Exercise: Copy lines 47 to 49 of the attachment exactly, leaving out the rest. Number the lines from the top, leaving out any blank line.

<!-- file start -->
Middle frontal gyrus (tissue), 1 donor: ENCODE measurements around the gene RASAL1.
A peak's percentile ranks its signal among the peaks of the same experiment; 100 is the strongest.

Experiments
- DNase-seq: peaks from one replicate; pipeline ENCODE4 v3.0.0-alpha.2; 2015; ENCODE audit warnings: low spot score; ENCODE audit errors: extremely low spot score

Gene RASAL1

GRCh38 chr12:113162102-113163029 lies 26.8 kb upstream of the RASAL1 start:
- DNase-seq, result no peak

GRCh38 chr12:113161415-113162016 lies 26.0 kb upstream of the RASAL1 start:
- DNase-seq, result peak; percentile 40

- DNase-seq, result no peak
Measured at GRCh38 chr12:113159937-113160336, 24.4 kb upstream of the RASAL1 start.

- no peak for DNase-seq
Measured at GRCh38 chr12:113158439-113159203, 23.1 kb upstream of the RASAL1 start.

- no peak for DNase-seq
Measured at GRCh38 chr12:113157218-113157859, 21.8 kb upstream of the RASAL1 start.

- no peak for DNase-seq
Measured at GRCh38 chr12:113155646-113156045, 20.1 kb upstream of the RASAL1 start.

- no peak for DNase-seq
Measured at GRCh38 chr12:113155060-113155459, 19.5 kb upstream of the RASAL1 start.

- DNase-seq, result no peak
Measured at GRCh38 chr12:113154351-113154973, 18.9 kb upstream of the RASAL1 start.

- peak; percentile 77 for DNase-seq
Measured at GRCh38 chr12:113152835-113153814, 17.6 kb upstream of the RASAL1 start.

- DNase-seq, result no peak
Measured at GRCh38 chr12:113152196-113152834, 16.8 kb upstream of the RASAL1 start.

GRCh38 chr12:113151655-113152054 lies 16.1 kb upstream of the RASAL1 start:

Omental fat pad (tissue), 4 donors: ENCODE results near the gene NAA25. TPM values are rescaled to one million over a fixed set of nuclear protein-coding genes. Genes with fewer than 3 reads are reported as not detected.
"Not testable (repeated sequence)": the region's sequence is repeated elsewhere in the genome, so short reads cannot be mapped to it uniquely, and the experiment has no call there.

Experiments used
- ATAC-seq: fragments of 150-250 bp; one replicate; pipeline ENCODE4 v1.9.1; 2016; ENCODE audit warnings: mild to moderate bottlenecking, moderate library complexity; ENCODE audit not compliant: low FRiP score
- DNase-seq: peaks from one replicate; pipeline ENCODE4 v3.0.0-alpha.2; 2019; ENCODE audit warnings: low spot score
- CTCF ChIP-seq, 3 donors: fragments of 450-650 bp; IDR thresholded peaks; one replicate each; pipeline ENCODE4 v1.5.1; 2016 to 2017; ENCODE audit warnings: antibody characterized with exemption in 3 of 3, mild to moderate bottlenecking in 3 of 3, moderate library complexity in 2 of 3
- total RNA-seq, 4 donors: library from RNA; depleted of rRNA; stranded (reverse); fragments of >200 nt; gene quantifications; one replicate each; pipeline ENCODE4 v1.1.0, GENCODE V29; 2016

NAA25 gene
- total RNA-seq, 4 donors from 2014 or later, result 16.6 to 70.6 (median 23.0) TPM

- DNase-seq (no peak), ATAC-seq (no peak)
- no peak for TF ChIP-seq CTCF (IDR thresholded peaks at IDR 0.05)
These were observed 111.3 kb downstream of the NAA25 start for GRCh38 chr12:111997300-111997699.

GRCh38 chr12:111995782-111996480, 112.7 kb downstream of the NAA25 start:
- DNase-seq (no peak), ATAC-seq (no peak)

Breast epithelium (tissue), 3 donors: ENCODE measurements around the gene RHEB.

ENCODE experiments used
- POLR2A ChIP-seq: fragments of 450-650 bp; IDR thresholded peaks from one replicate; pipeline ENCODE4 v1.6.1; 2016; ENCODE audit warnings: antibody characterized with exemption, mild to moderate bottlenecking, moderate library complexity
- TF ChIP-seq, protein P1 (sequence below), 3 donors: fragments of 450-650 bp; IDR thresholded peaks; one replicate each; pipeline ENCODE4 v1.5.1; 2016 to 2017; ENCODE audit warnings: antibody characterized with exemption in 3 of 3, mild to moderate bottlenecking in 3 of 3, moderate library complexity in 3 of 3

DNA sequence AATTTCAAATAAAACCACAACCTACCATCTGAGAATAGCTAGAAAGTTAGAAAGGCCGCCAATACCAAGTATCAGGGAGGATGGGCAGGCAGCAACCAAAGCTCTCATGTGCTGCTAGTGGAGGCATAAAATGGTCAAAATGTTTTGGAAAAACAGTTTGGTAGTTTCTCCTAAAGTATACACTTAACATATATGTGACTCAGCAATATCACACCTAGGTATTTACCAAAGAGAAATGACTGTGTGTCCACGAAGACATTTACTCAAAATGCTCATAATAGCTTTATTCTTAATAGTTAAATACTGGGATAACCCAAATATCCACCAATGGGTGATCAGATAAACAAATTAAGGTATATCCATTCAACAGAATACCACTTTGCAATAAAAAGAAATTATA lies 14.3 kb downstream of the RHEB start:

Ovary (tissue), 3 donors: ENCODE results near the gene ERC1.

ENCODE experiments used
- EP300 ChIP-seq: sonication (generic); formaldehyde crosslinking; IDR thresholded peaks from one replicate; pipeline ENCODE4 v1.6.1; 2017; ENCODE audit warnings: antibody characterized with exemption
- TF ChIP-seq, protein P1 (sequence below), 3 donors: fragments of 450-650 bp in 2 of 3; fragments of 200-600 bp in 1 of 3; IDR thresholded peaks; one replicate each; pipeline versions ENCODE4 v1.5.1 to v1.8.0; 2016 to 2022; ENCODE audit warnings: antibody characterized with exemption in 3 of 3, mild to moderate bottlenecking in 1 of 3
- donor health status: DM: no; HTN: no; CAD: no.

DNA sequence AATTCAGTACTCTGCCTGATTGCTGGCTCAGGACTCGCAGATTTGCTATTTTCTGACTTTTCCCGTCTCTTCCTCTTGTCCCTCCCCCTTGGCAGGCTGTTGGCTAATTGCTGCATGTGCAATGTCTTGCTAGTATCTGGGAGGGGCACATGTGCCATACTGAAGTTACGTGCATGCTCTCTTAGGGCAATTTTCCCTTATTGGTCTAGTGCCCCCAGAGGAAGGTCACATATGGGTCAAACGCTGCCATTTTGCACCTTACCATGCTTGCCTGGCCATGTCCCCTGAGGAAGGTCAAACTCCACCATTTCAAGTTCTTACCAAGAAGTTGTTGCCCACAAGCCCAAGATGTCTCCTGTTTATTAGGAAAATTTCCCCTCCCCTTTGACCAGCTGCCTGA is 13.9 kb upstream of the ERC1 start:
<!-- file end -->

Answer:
ENCODE experiments used
- EP300 ChIP-seq: sonication (generic); formaldehyde crosslinking; IDR thresholded peaks from one replicate; pipeline ENCODE4 v1.6.1; 2017; ENCODE audit warnings: antibody characterized with exemption
- TF ChIP-seq, protein P1 (sequence below), 3 donors: fragments of 450-650 bp in 2 of 3; fragments of 200-600 bp in 1 of 3; IDR thresholded peaks; one replicate each; pipeline versions ENCODE4 v1.5.1 to v1.8.0; 2016 to 2022; ENCODE audit warnings: antibody characterized with exemption in 3 of 3, mild to moderate bottlenecking in 1 of 3